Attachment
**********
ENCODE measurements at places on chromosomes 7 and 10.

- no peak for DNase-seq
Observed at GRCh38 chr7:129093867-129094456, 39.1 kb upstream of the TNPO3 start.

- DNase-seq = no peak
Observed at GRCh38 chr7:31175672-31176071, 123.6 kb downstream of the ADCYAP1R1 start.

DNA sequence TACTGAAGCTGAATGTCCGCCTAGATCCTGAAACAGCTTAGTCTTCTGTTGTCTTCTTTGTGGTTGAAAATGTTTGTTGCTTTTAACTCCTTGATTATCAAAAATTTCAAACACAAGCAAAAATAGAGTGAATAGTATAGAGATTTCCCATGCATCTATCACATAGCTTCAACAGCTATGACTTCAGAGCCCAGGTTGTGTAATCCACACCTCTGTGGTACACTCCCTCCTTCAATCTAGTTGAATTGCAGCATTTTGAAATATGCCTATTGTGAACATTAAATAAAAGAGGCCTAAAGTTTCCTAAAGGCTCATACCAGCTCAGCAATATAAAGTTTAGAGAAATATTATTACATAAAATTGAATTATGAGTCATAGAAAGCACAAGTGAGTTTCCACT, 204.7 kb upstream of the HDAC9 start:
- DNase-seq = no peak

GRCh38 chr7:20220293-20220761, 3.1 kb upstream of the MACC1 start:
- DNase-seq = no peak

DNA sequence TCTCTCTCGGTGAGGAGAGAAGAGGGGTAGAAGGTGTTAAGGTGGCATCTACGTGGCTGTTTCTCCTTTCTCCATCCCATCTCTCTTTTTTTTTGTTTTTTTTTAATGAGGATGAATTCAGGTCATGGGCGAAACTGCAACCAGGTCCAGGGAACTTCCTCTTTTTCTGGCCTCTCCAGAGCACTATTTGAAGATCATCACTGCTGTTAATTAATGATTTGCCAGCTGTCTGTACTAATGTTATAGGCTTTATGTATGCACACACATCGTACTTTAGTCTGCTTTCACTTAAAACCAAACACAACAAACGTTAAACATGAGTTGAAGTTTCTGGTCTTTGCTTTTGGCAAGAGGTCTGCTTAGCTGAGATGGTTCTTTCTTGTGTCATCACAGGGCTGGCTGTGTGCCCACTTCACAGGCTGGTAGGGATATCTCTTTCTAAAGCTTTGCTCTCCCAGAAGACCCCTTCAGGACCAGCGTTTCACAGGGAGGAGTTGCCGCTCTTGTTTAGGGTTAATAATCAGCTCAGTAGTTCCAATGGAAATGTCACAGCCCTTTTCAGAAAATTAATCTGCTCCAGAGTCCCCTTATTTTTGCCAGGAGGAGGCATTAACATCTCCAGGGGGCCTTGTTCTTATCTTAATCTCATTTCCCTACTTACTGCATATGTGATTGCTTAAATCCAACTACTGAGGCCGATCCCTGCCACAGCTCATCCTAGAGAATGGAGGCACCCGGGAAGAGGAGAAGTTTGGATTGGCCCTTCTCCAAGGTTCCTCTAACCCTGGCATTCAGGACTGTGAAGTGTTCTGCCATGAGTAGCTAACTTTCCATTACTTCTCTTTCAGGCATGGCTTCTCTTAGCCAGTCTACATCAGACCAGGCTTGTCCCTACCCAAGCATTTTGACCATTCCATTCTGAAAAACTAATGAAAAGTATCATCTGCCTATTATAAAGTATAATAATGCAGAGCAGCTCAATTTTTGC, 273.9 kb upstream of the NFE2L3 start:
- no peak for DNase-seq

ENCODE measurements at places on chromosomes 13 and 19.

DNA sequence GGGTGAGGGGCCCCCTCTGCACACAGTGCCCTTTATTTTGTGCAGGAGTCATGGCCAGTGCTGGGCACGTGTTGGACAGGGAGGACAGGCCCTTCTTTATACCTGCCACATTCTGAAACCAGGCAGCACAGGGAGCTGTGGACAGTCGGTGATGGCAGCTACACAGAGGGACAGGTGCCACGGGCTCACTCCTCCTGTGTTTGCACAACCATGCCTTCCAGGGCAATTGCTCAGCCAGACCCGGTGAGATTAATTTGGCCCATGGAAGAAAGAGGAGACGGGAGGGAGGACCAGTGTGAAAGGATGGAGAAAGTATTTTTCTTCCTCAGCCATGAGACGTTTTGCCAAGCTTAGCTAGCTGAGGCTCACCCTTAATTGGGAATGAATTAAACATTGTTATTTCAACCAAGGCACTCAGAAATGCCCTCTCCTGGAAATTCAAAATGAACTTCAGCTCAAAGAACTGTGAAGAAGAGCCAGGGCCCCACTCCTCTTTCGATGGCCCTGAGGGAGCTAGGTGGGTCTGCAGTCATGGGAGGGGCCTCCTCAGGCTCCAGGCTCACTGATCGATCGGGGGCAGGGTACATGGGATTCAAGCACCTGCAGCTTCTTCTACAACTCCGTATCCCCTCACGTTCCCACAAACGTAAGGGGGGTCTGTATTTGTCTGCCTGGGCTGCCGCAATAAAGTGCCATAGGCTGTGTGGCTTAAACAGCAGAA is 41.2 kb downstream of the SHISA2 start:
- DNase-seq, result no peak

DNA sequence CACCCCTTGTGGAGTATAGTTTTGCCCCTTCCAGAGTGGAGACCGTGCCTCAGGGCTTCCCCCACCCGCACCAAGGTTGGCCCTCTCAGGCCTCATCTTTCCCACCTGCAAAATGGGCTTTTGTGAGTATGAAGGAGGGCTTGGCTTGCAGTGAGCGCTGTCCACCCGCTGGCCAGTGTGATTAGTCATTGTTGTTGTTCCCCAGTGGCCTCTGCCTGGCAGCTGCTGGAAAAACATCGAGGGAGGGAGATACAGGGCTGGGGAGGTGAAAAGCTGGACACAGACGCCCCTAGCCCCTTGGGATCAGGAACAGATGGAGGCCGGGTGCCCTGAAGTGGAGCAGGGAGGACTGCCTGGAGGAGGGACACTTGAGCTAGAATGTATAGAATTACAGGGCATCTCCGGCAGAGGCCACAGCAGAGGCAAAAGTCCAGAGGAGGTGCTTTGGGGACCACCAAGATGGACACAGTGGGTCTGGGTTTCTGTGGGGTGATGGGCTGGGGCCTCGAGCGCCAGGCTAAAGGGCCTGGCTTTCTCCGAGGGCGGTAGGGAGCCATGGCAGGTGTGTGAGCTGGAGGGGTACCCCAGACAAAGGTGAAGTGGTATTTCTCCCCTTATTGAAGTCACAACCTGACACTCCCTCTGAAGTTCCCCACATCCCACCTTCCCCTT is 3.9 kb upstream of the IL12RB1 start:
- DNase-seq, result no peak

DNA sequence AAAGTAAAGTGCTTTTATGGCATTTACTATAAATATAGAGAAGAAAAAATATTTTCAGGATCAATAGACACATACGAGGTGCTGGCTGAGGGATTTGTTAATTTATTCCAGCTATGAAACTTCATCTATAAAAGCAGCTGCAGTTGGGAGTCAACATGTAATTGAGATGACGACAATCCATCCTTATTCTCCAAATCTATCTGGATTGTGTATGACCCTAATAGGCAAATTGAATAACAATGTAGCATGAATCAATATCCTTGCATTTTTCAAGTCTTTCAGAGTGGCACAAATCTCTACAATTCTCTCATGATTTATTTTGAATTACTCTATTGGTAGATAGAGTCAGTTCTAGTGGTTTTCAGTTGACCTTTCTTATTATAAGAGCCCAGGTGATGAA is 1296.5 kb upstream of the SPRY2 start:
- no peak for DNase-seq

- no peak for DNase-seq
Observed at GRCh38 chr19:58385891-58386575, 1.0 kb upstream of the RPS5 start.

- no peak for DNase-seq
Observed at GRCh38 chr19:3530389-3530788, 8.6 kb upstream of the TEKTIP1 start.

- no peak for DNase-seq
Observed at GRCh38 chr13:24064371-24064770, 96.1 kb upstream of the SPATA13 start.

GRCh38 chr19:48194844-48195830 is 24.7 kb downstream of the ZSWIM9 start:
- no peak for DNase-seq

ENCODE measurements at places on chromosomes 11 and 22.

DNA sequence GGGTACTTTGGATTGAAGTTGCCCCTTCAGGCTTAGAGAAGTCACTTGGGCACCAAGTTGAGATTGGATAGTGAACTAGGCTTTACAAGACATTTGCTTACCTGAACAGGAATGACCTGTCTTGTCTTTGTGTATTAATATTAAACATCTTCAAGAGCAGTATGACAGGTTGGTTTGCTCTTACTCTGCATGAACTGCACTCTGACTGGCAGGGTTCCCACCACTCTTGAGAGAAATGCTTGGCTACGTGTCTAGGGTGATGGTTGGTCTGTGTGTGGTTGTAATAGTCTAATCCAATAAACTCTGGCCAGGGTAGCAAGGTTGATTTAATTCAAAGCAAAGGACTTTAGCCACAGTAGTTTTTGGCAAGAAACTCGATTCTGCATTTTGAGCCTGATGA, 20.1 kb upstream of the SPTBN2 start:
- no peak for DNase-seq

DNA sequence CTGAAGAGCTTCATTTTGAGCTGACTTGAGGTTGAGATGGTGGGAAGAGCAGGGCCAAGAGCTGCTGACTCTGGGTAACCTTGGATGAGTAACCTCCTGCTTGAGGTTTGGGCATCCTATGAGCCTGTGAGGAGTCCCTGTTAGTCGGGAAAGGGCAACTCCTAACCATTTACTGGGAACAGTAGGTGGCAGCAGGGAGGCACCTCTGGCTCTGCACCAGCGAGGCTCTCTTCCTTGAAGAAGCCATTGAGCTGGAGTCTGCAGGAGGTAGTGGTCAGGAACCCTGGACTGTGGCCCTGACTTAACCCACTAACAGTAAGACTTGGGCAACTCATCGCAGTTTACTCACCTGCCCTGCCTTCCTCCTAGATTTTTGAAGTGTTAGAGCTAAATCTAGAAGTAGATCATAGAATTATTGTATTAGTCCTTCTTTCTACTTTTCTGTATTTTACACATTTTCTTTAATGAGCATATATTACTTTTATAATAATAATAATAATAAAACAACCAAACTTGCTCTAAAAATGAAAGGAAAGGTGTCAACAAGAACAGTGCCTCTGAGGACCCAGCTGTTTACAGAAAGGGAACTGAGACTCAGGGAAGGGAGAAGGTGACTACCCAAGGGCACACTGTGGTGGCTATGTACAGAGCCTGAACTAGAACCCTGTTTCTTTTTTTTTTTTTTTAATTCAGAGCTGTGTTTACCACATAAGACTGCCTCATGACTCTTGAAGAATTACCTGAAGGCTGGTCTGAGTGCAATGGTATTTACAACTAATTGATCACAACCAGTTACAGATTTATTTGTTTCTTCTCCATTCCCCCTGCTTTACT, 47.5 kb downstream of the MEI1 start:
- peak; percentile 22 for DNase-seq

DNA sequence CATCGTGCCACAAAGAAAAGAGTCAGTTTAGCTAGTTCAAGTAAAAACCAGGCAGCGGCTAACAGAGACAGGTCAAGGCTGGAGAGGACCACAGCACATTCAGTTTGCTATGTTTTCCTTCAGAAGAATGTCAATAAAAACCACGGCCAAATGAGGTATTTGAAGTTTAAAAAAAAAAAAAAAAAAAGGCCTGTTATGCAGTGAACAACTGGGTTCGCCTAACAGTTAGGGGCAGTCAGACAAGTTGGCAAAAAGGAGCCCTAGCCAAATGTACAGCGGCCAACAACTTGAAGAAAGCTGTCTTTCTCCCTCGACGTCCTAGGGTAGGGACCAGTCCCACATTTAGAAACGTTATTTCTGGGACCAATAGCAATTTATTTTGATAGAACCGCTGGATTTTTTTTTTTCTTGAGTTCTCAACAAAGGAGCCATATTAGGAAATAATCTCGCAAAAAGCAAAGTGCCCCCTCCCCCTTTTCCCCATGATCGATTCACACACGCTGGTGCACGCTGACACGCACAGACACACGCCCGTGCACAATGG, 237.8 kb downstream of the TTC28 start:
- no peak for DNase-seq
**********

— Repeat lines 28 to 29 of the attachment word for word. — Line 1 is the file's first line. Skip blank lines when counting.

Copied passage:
DNA sequence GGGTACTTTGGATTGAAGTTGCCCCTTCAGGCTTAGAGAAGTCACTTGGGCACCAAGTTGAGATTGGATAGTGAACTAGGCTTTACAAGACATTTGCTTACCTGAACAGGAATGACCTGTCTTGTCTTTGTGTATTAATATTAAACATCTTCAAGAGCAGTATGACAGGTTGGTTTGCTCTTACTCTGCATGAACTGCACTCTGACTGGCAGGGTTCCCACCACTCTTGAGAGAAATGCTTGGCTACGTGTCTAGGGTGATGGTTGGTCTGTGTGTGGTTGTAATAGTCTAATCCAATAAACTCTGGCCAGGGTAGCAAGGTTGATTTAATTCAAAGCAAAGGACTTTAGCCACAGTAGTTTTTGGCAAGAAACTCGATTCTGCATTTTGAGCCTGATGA, 20.1 kb upstream of the SPTBN2 start:
- no peak for DNase-seq